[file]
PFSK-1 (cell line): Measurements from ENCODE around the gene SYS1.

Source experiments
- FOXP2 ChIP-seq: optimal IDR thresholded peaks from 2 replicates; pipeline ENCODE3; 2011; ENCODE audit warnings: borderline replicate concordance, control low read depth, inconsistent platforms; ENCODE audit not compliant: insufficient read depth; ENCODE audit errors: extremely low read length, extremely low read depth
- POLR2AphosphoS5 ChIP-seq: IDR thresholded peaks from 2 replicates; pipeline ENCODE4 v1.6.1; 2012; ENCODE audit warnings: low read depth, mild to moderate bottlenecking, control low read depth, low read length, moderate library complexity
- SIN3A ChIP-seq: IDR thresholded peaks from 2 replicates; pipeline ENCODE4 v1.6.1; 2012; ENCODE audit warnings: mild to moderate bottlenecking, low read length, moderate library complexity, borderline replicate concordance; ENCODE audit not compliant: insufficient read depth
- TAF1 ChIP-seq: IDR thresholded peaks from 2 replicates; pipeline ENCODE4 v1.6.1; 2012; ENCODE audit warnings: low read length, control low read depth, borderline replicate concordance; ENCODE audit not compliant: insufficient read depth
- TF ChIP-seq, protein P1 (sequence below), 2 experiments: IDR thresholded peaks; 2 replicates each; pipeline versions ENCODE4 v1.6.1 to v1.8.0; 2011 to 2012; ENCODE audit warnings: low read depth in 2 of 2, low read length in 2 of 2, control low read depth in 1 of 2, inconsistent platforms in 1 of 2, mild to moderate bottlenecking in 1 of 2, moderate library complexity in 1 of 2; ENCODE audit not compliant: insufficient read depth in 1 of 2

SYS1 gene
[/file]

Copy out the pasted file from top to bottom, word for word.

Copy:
PFSK-1 (cell line): Measurements from ENCODE around the gene SYS1.

Source experiments
- FOXP2 ChIP-seq: optimal IDR thresholded peaks from 2 replicates; pipeline ENCODE3; 2011; ENCODE audit warnings: borderline replicate concordance, control low read depth, inconsistent platforms; ENCODE audit not compliant: insufficient read depth; ENCODE audit errors: extremely low read length, extremely low read depth
- POLR2AphosphoS5 ChIP-seq: IDR thresholded peaks from 2 replicates; pipeline ENCODE4 v1.6.1; 2012; ENCODE audit warnings: low read depth, mild to moderate bottlenecking, control low read depth, low read length, moderate library complexity
- SIN3A ChIP-seq: IDR thresholded peaks from 2 replicates; pipeline ENCODE4 v1.6.1; 2012; ENCODE audit warnings: mild to moderate bottlenecking, low read length, moderate library complexity, borderline replicate concordance; ENCODE audit not compliant: insufficient read depth
- TAF1 ChIP-seq: IDR thresholded peaks from 2 replicates; pipeline ENCODE4 v1.6.1; 2012; ENCODE audit warnings: low read length, control low read depth, borderline replicate concordance; ENCODE audit not compliant: insufficient read depth
- TF ChIP-seq, protein P1 (sequence below), 2 experiments: IDR thresholded peaks; 2 replicates each; pipeline versions ENCODE4 v1.6.1 to v1.8.0; 2011 to 2012; ENCODE audit warnings: low read depth in 2 of 2, low read length in 2 of 2, control low read depth in 1 of 2, inconsistent platforms in 1 of 2, mild to moderate bottlenecking in 1 of 2, moderate library complexity in 1 of 2; ENCODE audit not compliant: insufficient read depth in 1 of 2

SYS1 gene